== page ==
Creating a full weathercast for use on-air, from current conditions to the seven day forecast, is not an easy task -- it's not a quick one, either. A good general rule of thumb is to allow one hour of preparation time for every minute we're given on the air. So, if Steve Templeton is told that he'll have three minutes for weather on News4 at 5PM, then he should plan on taking at least three hours to prepare his forecast and graphics.
Just exactly how we go about creating that forecast is a blog topic for another day. However, nearly every shred of data that we examine and analyze to create our forecasts is available to the general public anytime online. You just have to know where to go to find it.
During the severe weather season, we blaze a trail to the Storm Prediction Center's website frequently. The Storm Prediction Center (SPC), located in Norman, Oklahoma, is part of the National Weather Service. Forecasters there are responsible for issuing all severe thunderstorm and tornado watches across the 48 contiguous United States. Thunderstorm and tornado warnings are issued at the local level, in our case, the local National Weather Service Office in Weldon Spring, MO.
Long before a watch is ever issued, the SPC posts what's called a "convective outlook." These products highlight parts of the country where conditions seem favorable for the development of severe storms. They are issued for day 1 (today), day 2 (tomorrow), day 3 (day after tomorrow), and day 4-8. The threat is categorized as either slight, moderate, or high. To add a little perspective, the St. Louis region might be in a high risk area only once or twice each severe weather season. Each outlook is also broken down by type of severe weather as well (hail, wind, and tornado threat).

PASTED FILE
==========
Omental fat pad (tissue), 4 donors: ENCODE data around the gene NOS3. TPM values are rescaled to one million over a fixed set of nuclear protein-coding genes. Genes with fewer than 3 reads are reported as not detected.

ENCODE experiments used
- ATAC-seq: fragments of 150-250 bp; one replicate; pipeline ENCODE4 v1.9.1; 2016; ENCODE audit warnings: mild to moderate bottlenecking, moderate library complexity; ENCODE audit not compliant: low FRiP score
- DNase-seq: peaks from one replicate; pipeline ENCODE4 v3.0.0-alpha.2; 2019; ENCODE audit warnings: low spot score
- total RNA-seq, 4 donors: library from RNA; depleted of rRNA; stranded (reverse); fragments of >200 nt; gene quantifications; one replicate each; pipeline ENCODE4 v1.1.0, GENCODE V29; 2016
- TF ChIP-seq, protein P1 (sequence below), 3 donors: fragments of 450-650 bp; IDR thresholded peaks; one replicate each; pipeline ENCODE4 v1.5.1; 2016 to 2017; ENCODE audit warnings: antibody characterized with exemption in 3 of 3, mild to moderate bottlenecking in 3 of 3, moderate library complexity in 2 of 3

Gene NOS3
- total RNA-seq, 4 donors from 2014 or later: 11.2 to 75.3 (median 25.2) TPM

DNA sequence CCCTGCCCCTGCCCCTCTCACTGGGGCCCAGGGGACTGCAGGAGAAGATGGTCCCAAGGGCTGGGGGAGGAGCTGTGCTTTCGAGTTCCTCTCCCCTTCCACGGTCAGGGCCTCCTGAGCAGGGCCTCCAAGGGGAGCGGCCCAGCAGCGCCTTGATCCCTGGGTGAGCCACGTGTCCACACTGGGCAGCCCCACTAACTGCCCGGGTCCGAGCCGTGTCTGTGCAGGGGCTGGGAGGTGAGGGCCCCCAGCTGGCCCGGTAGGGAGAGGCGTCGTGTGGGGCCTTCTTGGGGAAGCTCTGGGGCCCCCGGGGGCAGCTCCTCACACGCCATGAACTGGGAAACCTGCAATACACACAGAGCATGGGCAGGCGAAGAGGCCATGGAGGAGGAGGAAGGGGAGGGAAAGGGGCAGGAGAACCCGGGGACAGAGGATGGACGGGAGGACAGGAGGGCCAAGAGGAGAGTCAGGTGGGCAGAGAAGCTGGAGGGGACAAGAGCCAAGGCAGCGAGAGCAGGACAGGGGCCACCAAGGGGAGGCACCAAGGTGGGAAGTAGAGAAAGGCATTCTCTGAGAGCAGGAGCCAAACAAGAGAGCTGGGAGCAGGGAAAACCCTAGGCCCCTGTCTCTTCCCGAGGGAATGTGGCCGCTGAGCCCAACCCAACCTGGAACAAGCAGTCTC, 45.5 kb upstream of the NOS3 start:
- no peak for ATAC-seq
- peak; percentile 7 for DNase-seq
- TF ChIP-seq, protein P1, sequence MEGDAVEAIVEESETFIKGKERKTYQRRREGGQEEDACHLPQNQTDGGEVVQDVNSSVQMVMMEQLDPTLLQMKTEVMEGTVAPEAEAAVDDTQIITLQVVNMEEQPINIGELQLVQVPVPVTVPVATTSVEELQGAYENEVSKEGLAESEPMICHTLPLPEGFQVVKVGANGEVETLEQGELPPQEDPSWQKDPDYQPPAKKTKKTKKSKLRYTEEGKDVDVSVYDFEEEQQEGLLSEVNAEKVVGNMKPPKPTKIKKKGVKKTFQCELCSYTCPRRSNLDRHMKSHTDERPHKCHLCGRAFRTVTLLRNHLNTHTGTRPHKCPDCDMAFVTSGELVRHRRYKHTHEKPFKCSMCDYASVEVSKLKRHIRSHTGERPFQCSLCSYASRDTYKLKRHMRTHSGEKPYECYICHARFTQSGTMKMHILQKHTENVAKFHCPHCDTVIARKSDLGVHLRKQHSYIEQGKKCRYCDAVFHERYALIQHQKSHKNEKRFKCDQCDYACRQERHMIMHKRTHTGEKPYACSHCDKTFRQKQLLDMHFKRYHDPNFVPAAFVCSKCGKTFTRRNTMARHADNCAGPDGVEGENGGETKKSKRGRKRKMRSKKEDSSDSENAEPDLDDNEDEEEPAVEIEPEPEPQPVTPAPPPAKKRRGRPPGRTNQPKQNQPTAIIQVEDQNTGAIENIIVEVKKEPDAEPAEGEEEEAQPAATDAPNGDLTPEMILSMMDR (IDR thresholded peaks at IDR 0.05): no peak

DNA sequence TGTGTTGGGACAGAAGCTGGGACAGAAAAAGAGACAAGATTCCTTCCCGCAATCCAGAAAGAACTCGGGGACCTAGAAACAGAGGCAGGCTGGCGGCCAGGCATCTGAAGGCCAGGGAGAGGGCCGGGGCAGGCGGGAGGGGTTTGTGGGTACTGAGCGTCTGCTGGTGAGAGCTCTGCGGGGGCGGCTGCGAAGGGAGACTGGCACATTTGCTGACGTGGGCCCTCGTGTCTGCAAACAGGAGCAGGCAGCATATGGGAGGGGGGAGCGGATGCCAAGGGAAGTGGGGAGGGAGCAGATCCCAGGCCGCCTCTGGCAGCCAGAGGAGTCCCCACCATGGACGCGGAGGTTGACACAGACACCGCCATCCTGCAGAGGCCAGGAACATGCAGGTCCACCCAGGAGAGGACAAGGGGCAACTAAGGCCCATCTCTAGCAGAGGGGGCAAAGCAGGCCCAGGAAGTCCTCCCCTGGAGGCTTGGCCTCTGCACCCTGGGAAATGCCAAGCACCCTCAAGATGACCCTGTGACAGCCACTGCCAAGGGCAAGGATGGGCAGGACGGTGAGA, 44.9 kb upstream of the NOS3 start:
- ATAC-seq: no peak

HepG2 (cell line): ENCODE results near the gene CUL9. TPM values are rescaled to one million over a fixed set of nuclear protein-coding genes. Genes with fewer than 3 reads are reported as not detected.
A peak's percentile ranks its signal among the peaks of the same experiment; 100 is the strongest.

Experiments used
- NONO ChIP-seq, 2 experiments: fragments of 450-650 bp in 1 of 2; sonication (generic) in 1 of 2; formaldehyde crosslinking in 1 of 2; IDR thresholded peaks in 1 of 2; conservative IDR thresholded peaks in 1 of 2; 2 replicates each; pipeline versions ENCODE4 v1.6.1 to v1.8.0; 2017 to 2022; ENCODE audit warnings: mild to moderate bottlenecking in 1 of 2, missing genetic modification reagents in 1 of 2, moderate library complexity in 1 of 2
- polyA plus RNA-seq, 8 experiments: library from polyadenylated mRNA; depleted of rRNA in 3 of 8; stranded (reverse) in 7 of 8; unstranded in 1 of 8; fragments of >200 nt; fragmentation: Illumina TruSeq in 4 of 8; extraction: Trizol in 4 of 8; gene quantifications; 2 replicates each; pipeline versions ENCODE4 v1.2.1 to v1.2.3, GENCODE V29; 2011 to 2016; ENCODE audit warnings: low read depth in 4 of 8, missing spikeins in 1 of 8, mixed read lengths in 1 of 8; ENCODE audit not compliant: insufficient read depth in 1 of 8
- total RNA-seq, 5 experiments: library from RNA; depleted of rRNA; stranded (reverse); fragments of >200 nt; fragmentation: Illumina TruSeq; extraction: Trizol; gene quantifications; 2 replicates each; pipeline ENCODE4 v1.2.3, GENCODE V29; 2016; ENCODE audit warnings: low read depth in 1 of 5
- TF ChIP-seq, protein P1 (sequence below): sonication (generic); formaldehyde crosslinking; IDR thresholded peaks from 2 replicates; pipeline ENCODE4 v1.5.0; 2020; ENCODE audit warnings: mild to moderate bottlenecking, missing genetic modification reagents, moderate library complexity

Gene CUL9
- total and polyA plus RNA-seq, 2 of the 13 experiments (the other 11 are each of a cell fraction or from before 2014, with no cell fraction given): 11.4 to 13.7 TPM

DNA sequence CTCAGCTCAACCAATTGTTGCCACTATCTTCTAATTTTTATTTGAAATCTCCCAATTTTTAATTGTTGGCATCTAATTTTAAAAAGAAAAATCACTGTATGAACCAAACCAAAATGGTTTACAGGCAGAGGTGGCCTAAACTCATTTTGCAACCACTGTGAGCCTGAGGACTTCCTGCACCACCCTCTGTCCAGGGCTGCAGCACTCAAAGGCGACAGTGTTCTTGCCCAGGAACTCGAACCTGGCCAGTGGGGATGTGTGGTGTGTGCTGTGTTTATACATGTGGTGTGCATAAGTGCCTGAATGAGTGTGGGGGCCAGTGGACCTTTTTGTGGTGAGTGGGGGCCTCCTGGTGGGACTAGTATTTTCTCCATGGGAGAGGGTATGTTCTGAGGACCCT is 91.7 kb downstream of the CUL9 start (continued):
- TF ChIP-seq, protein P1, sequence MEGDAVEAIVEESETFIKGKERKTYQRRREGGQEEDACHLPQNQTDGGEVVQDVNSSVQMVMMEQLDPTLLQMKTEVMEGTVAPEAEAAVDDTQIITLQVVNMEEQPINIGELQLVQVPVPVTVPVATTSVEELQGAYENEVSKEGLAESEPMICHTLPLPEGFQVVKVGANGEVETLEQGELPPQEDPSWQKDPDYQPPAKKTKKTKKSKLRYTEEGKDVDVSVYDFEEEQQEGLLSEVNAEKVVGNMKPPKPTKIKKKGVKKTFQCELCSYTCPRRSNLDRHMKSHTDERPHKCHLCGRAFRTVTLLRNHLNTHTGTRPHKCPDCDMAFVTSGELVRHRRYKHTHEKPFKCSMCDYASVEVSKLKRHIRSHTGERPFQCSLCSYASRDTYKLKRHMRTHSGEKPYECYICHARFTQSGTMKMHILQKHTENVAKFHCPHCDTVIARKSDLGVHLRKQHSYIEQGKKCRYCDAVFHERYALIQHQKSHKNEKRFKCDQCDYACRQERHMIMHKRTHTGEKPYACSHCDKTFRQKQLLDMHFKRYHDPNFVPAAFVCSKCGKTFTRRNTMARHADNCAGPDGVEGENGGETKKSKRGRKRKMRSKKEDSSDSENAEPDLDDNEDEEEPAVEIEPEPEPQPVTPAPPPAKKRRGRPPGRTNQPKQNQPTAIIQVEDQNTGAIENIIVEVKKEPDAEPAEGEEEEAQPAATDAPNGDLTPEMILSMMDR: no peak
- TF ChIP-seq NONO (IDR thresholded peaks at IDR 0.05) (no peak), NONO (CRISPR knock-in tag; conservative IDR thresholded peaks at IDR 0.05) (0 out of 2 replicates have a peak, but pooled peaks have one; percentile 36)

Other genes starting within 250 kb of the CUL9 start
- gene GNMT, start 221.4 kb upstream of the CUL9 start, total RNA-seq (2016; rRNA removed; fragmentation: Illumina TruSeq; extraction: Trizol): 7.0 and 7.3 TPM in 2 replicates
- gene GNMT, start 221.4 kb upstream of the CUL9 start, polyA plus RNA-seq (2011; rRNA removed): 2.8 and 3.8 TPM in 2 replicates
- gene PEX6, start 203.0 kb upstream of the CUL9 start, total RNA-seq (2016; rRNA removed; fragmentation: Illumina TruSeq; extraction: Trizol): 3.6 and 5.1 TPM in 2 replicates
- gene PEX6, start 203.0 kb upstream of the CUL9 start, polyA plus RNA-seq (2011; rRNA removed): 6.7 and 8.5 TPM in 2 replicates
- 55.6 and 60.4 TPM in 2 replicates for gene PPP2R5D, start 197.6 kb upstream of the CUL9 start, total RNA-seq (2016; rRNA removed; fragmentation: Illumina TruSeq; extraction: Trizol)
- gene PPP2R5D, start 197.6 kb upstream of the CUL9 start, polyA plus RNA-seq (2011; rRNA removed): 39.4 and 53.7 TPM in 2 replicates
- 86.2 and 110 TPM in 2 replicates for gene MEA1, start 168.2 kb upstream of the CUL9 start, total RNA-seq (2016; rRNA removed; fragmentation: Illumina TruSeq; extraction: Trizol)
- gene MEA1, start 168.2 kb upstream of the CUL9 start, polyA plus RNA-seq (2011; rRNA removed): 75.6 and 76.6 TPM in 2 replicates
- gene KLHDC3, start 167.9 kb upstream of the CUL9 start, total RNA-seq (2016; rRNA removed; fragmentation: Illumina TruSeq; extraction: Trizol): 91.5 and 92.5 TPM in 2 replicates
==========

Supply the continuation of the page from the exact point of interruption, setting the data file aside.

As we head into a weekend with a significant chance of severe weather, true weather enthusiasts should bookmark the SPC's website, explore the different forecast products, and follow along with last-minute changes to the severe weather outlook for our area. If you're on the go, don't forget to download the KMOV app, or the WeatherStL app, free in your phone's app store. That's a great way to keep up with the latest radar and forecast information, no matter where you are!